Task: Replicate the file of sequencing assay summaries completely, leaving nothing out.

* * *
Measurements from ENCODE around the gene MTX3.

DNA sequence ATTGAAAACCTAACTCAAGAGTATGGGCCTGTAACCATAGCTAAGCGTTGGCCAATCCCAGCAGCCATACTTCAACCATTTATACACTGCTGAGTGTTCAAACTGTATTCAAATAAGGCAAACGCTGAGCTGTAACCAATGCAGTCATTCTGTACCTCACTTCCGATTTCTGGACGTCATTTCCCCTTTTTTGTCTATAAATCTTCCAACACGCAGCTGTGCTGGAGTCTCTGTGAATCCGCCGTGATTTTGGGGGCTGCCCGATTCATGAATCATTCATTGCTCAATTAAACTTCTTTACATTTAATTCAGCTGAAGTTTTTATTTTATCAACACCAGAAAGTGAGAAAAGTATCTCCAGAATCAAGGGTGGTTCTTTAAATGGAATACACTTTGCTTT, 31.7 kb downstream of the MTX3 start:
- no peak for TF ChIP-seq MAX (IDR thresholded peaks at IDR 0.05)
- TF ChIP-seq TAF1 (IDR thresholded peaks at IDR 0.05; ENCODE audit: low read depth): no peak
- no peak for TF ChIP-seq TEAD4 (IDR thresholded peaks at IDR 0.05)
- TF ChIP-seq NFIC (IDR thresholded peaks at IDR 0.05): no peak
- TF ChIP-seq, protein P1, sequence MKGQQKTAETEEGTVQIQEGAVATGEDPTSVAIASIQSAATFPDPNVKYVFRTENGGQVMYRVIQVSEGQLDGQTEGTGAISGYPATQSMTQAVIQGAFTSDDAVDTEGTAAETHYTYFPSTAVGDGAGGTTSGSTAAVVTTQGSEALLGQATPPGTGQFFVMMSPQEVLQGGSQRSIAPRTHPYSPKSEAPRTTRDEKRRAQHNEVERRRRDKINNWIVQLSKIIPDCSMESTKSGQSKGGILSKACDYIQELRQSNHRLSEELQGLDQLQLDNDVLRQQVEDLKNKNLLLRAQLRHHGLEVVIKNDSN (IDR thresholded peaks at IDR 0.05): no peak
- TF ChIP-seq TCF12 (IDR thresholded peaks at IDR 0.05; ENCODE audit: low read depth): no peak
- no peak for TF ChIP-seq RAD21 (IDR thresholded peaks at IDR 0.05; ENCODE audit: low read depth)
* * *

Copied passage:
Measurements from ENCODE around the gene MTX3.

DNA sequence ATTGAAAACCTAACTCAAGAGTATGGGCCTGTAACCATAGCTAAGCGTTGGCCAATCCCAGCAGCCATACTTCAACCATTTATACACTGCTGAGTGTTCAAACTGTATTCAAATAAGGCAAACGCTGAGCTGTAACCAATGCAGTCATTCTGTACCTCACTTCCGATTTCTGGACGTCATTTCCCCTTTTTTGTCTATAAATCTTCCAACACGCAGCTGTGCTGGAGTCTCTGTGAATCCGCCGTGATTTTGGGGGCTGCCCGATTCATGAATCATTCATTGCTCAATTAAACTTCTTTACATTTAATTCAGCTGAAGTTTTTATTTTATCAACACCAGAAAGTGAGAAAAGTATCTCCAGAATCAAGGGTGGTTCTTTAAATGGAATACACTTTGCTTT, 31.7 kb downstream of the MTX3 start:
- no peak for TF ChIP-seq MAX (IDR thresholded peaks at IDR 0.05)
- TF ChIP-seq TAF1 (IDR thresholded peaks at IDR 0.05; ENCODE audit: low read depth): no peak
- no peak for TF ChIP-seq TEAD4 (IDR thresholded peaks at IDR 0.05)
- TF ChIP-seq NFIC (IDR thresholded peaks at IDR 0.05): no peak
- TF ChIP-seq, protein P1, sequence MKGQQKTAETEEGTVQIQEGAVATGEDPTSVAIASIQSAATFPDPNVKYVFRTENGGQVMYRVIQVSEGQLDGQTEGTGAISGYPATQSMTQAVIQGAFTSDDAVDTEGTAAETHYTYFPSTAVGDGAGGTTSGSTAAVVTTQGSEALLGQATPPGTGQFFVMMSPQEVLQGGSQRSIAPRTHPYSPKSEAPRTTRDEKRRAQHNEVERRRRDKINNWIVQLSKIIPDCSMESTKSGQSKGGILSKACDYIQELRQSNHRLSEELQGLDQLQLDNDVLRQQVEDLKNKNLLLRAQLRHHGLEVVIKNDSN (IDR thresholded peaks at IDR 0.05): no peak
- TF ChIP-seq TCF12 (IDR thresholded peaks at IDR 0.05; ENCODE audit: low read depth): no peak
- no peak for TF ChIP-seq RAD21 (IDR thresholded peaks at IDR 0.05; ENCODE audit: low read depth)